I’m familiar with Jane Green from reading some of her early novels, so was really interested to see how she would approach a story that’s based in real-life. In Sister Stardust, Jane Green uses the eyes of a fictional character to evoke the atmosphere of swinging London and 1960’s Marrakesh, which allows a real depth of description as country-mouse Claire takes in all the experiences she is offered, thanks to her chance connection with the bold, beautiful and famous of the 1960s.

Although the book is primarily about Claire – by this time known as Cece – and her interactions with Talitha Getty, I felt that it was much more about that whole time in history, when the world was still recovering from a devastating war, the staid and repressed 1950s had passed and young people were discovering that they did not have to follow the same path as their parents and could remake themselves in any way they wanted.

Seeing this period through Cece’s eyes gives it a brightness and newness that is really fascinating and she, as a character is, a great device for viewing the world that the Gettys made for themselves in Marrakesh. Cece is able to sometimes participate in that way of living, but sometimes stand alongside what’s going on – she’s almost like a Greek chorus at times, providing a more innocent lens on what was a decadent way of living, unknown to most of us.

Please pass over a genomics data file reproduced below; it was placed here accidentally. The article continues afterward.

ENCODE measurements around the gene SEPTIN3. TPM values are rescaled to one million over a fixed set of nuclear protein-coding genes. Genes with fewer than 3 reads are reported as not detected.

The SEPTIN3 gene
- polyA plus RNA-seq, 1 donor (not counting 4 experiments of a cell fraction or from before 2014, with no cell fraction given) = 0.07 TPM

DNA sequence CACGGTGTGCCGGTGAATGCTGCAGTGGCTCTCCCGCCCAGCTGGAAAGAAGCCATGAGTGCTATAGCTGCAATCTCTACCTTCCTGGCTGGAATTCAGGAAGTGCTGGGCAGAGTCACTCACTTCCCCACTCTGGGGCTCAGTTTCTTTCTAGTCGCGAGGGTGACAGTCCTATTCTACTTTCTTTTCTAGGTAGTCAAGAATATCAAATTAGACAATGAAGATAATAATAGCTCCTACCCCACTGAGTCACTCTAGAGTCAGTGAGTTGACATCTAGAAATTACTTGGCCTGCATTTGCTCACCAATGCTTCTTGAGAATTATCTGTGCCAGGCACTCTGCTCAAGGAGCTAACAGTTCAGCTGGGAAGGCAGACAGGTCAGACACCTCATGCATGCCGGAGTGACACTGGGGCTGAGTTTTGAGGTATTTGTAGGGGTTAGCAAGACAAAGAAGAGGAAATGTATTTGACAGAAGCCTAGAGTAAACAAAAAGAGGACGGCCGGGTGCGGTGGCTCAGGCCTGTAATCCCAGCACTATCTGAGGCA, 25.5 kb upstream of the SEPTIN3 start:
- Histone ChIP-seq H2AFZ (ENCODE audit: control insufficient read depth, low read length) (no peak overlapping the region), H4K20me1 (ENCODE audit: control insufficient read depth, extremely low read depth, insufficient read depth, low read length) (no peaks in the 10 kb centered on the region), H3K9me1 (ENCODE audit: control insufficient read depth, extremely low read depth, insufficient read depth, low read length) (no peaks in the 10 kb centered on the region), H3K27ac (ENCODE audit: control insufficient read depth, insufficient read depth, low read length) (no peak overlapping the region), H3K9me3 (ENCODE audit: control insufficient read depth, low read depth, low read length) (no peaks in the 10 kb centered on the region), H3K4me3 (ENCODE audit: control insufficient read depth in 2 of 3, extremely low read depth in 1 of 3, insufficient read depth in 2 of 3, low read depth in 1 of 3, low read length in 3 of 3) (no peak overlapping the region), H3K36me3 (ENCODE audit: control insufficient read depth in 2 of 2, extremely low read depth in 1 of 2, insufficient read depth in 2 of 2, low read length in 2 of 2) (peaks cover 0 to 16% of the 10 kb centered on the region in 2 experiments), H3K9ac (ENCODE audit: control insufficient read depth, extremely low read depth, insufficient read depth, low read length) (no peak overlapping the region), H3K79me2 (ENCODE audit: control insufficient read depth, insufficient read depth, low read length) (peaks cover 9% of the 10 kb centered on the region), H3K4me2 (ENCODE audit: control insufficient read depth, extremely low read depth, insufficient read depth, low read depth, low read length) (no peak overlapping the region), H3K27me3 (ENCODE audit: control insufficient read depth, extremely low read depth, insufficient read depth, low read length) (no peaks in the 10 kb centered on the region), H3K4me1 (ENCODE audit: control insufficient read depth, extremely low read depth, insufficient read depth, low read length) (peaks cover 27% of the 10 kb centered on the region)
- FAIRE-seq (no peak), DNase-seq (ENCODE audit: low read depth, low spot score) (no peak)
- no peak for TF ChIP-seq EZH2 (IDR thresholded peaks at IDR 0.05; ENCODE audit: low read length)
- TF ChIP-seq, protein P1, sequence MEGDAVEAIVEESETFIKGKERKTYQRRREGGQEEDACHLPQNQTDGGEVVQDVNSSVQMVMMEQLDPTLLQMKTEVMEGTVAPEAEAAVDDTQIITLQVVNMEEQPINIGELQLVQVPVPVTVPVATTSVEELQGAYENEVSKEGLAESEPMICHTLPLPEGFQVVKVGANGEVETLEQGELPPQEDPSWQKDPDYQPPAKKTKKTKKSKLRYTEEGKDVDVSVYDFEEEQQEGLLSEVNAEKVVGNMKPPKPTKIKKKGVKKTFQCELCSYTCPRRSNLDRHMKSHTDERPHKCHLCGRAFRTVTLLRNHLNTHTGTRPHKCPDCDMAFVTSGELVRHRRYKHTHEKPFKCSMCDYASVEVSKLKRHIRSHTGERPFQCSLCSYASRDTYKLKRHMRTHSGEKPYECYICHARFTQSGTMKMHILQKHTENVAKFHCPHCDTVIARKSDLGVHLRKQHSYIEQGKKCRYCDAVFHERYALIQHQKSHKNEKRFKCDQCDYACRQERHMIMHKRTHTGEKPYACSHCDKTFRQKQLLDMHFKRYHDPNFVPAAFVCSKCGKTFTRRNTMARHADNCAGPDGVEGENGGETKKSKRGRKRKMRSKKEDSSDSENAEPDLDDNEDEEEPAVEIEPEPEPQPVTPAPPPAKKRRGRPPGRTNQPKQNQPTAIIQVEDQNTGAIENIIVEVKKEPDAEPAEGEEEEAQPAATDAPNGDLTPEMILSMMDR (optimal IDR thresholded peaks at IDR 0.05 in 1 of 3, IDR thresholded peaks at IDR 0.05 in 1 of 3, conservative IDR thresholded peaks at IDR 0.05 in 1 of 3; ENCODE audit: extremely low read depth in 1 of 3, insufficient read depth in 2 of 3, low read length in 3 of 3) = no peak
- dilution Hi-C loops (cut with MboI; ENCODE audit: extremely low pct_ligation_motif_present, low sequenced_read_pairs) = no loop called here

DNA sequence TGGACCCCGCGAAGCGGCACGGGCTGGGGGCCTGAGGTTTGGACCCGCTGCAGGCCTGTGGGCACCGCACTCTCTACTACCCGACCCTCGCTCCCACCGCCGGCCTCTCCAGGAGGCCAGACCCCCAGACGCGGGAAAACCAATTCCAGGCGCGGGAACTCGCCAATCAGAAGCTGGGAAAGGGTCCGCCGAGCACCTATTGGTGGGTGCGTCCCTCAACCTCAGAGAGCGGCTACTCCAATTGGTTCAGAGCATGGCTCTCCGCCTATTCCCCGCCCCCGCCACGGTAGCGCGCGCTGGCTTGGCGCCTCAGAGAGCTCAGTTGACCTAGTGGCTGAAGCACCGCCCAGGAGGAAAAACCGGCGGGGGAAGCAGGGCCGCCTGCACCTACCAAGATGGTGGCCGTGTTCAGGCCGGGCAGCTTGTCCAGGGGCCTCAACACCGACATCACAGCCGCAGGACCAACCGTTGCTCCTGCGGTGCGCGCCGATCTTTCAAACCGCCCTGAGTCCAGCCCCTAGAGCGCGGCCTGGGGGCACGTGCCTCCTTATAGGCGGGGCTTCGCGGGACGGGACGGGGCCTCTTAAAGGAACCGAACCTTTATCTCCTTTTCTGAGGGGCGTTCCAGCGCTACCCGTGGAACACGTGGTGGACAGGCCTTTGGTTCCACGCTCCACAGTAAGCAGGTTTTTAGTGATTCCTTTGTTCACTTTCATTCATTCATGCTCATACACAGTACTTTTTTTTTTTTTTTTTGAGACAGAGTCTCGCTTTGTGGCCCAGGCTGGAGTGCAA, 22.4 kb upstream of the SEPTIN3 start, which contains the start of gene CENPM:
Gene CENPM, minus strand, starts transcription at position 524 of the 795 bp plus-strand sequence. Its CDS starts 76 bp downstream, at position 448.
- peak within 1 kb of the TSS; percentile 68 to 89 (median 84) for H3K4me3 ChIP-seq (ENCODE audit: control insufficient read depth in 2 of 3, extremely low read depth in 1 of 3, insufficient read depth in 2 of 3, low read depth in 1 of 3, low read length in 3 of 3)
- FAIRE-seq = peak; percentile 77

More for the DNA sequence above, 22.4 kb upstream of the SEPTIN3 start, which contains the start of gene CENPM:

The Gettys themselves were really interesting, and this book is a great entry into their world, with an excellent list of further reading if you want to know more about them and the time.

Although the book, as described by Cece, is mostly upbeat it is easy to see the difficulties faced by Talitha Getty, her struggles with her mental health and dependence on drugs. Jane Green does touch on the trauma of her early life which must have inevitably taken its toll, and does an expert job in creating a real character out of Talitha – very often real-life characters in fiction can have a two-dimensional feel to them – but I felt that Talitha was fully fleshed-out here and, despite her riches and fame, you can’t help but feel sorry for the pain she experienced in her early life.

This book is very much a love letter to the 1960s, and Talitha Getty, and it will give you a really good feel for that era. The scenes in Marrakesh in particular are alive with the sights, sounds and smells of the souk and this is a welcome exploration from Jane Green of a style of novel that’s new to her.

Sister Stardust is published by Harper360.

About the Author:

Jane Green is the author of twenty-one novels, including eighteen New York Times Bestsellers, one cookbook and various short stories.

She is published in over 25 languages, and has over ten million books in print worldwide.

She has been part of the ABC News team covering royal weddings, has had her own radio show on BBC Radio London, and has made regular appearances on TV and radio.